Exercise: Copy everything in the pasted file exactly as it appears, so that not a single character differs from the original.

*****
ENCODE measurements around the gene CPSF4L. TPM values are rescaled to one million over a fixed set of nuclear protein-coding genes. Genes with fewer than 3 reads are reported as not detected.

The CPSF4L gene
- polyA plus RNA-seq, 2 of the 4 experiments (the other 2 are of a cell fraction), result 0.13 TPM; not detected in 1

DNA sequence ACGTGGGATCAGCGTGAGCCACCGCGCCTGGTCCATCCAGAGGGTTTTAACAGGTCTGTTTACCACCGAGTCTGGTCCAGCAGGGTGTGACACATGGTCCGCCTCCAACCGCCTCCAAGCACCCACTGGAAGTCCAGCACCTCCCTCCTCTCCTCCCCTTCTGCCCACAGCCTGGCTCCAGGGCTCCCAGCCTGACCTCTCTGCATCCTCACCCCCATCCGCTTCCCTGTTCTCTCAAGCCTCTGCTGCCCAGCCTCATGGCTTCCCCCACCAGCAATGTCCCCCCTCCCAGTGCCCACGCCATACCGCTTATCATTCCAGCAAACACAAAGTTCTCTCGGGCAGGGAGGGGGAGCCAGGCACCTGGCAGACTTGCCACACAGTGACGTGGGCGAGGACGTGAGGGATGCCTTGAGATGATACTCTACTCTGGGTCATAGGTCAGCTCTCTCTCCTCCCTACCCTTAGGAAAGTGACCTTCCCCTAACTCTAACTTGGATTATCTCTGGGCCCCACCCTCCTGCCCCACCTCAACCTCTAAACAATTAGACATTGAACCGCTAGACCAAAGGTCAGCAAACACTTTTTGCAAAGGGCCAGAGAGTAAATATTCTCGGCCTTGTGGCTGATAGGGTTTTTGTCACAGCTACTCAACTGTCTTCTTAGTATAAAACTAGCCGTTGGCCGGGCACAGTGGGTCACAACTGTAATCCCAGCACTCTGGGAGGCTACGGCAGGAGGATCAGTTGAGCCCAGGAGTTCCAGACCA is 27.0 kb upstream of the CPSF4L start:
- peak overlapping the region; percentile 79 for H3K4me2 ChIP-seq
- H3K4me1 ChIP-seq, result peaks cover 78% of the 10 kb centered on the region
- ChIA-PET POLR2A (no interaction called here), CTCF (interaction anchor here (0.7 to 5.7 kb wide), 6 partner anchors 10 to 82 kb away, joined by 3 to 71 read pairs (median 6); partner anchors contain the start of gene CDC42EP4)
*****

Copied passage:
ENCODE measurements around the gene CPSF4L. TPM values are rescaled to one million over a fixed set of nuclear protein-coding genes. Genes with fewer than 3 reads are reported as not detected.

The CPSF4L gene
- polyA plus RNA-seq, 2 of the 4 experiments (the other 2 are of a cell fraction), result 0.13 TPM; not detected in 1

DNA sequence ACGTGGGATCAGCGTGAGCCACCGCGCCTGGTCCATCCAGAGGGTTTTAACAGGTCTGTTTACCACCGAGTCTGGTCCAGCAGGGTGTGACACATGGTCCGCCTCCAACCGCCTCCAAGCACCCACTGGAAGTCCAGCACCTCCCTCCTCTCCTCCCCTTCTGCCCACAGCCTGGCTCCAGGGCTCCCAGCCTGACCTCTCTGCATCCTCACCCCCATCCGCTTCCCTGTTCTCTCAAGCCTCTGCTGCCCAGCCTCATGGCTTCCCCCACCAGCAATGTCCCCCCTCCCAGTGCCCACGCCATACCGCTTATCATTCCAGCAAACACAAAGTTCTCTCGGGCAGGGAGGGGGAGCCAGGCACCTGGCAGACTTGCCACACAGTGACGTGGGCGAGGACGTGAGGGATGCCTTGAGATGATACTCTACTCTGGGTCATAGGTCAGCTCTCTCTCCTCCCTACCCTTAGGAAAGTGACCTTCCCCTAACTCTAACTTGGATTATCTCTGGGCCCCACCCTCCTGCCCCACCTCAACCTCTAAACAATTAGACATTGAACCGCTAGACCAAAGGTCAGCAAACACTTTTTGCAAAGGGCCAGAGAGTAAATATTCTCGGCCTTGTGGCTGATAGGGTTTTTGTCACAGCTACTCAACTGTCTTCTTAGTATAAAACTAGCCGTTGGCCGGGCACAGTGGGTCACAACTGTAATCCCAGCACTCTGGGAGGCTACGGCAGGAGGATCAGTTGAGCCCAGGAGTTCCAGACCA is 27.0 kb upstream of the CPSF4L start:
- peak overlapping the region; percentile 79 for H3K4me2 ChIP-seq
- H3K4me1 ChIP-seq, result peaks cover 78% of the 10 kb centered on the region
- ChIA-PET POLR2A (no interaction called here), CTCF (interaction anchor here (0.7 to 5.7 kb wide), 6 partner anchors 10 to 82 kb away, joined by 3 to 71 read pairs (median 6); partner anchors contain the start of gene CDC42EP4)